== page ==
Suppose you need to present a series of photographs to a committee that will decide which one belongs in a company brochure. Or imagine that you are preparing a collection of shots, one of which will appear in a newspaper ad. How can you present the selection of possibilities to a client in a way that is both professional and interesting?
Acrobat 7 includes a plug-in called Picture Tasks that allows you to easily manage a group of images and prepare different types of output, including a slideshow and various print options. In this chapter's project, you'll learn how to use the plug-in to create a slideshow and customize it, as well as to send the final product automatically by e-mail from within Acrobat. Your viewers will be able to see the slideshow using Acrobat or Adobe Reader—a slideshow is viewable in Acrobat version 5 or newer and Acrobat Reader version 5, as well as in Adobe Reader, which replaced Acrobat Reader in version 6 of the program. Bonus material on the book's Web site shows you how to print pictures with various layouts.
Let's look at Susan Jenkins's predicament. Susan is a busy assistant at Picture This, a small suburban advertising and marketing agency that specializes in customizing calendars, placemats, and other marketing items for local businesses.
Susan has mastered the art of transferring images from her camera to her computer. Working with a simple image manipulation program she received with her camera, she can organize, correct, and store hundreds of images at a time. Susan is responsible for showing her images to the company's client, and therein lies her problem. She has been in the habit of attaching images to e-mails to send to her clients, but she doesn't like searching for, attaching, and keeping track of the images. She doesn't find this method particularly convenient—either for herself or her e-mail recipients, who are forced to open, save, and organize these images themselves. More importantly, Susan would like to present these images to her clients in a more professional and interesting format.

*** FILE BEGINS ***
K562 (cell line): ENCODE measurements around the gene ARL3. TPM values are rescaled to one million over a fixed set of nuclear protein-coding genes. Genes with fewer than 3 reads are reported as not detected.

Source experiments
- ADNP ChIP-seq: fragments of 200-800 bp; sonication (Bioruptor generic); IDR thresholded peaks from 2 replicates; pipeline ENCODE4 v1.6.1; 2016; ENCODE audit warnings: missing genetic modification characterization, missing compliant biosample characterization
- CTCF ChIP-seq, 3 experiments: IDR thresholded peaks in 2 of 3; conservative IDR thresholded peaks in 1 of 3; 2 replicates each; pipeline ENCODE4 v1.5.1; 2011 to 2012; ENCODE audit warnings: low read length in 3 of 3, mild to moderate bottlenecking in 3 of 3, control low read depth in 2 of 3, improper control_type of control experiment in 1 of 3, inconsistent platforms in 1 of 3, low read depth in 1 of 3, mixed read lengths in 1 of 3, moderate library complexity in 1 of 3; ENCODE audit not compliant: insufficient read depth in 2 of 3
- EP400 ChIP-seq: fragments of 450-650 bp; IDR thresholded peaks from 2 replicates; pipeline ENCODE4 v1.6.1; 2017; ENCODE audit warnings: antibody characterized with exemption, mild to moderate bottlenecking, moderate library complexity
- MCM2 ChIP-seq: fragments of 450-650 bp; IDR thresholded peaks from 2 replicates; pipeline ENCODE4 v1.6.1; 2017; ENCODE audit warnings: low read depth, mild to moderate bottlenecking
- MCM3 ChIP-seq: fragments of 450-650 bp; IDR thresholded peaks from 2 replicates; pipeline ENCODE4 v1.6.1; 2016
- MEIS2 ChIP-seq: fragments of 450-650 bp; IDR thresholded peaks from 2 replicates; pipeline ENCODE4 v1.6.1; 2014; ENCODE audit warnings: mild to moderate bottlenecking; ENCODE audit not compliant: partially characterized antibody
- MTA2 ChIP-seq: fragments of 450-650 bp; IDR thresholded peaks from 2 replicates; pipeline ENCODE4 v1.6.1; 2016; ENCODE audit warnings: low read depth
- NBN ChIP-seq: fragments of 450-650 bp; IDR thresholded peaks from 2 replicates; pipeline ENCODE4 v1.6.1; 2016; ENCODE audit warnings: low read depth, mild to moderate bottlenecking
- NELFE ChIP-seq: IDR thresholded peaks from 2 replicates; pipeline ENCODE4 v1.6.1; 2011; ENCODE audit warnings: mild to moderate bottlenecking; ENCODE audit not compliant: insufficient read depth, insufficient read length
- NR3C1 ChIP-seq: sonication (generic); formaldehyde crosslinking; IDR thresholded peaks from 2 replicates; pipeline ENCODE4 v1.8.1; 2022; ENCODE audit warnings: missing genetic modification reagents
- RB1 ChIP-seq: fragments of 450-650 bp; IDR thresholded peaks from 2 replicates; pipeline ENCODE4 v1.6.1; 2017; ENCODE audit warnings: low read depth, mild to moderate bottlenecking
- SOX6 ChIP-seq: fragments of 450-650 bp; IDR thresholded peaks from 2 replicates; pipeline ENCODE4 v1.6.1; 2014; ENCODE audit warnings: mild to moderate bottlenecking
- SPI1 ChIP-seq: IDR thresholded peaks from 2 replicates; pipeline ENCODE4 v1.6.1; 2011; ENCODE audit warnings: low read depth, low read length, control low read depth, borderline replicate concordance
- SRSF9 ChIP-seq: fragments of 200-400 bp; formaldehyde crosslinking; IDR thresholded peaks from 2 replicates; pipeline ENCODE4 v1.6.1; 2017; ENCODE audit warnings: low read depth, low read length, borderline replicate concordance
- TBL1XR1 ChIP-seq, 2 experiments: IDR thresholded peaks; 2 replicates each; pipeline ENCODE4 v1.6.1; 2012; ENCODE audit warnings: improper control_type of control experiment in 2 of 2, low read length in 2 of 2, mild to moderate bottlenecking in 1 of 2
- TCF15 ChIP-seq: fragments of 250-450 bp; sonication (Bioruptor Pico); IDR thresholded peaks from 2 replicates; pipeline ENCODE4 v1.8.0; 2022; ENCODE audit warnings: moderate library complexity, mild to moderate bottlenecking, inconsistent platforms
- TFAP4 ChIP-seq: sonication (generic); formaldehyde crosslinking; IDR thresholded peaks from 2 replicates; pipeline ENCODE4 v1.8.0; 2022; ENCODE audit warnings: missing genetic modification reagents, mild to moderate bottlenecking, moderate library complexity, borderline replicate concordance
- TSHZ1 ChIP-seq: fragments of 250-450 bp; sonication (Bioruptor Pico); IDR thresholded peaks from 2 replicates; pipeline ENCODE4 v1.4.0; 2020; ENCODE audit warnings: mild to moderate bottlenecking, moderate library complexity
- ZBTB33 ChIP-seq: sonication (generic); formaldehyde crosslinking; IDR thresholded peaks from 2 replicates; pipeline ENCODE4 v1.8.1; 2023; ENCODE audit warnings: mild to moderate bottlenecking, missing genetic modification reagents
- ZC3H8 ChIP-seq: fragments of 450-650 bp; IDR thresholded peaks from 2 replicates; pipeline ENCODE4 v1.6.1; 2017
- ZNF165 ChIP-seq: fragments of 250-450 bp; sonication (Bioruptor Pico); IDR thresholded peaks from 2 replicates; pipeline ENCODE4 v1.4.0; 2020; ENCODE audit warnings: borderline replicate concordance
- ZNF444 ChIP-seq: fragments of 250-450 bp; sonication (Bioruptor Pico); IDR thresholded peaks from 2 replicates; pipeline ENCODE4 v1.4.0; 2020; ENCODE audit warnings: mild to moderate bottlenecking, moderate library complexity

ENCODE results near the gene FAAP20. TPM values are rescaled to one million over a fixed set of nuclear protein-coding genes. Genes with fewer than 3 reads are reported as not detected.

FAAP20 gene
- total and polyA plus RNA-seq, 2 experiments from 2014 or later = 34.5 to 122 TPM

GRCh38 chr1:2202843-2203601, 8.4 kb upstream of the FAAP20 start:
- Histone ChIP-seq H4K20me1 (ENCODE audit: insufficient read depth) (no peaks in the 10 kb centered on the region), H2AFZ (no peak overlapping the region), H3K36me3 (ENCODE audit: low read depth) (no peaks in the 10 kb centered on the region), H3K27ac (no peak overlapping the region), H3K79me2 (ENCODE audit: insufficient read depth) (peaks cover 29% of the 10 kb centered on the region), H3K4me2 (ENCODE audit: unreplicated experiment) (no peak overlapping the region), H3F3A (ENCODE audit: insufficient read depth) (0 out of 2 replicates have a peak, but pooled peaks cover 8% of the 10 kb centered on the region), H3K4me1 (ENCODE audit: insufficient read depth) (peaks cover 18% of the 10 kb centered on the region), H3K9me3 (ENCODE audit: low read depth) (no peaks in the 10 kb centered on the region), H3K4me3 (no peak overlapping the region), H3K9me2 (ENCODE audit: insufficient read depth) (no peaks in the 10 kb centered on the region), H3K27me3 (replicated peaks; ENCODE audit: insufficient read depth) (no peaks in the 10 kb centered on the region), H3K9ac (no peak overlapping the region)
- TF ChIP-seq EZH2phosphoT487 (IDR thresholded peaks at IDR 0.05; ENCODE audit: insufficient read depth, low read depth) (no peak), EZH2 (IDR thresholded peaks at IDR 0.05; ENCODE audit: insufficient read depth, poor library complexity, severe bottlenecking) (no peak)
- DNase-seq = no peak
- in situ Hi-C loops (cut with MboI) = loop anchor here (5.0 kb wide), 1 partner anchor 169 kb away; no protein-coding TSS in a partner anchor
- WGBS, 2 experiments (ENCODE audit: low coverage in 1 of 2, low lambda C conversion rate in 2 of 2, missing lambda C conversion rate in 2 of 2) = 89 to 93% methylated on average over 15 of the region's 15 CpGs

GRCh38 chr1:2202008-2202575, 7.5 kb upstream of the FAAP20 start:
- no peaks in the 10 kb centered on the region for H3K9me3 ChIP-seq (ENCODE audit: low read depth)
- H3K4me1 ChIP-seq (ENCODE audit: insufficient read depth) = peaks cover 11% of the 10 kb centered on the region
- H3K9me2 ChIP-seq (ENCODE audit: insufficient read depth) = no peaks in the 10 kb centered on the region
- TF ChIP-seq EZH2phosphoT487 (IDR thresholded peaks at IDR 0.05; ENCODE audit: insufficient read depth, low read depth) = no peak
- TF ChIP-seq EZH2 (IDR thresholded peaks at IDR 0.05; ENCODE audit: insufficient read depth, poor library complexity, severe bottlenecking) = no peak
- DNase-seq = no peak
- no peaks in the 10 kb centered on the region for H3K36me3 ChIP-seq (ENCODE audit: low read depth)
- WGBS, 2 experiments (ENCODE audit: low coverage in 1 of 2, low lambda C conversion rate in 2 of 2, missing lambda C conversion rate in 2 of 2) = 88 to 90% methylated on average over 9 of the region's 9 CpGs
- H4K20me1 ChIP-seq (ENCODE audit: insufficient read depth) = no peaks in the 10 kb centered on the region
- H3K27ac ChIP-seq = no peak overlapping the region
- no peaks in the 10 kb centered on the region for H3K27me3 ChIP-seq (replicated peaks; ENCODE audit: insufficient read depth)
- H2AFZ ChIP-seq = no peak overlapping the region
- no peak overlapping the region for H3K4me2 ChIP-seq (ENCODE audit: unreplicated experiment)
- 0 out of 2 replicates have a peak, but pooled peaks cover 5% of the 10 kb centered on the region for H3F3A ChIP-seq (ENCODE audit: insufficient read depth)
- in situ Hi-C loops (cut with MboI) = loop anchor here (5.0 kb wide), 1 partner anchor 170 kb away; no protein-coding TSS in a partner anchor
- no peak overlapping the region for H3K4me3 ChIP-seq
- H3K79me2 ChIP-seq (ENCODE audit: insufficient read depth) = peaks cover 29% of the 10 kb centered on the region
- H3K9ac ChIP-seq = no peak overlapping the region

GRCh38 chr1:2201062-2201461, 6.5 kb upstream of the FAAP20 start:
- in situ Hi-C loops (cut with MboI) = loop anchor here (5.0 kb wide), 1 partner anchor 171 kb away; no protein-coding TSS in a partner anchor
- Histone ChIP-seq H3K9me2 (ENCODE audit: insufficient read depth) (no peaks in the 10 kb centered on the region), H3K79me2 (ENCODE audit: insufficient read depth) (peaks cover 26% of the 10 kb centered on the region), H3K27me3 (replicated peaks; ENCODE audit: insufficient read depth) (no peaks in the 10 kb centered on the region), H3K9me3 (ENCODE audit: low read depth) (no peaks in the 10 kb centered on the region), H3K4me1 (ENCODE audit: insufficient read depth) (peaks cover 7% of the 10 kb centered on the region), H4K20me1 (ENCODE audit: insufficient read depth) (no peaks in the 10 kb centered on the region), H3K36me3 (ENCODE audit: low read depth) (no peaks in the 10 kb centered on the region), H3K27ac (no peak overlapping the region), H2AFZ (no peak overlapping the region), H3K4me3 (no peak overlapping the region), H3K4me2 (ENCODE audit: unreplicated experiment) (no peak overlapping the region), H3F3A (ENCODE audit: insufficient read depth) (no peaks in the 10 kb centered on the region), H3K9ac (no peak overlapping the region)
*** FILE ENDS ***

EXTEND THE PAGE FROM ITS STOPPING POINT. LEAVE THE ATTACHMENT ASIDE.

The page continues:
What Susan needs is a quick way of assembling a collection of images in a format useful for online distribution via e-mail. She might decide to jazz up the way the images are presented, perhaps even adding date captions and music before sending the file to her client, Carter Motors ( Figure 3.1 ).
Figure 3.1 The project's slideshow contains a number of winter images.
Acrobat 7, of course, can help Susan solve her problem. In fact, there are two ways you can use Acrobat to produce a slideshow, depending on the format of the images you intend to use. One method is to create a slideshow manually, which you can do if you don't have JPEG files to work with (see the sidebar, "Working With Other Image Formats"). This method involves adding your own transitions, using various tools to add captions (and music if you like), and setting the document to correctly display the slideshow. See Chapter 2 for more details on displaying a presentation.
The simplest method, which is covered in this chapter, is to use Picture Tasks, a plug-in that is activated when you use JPEG images in Acrobat.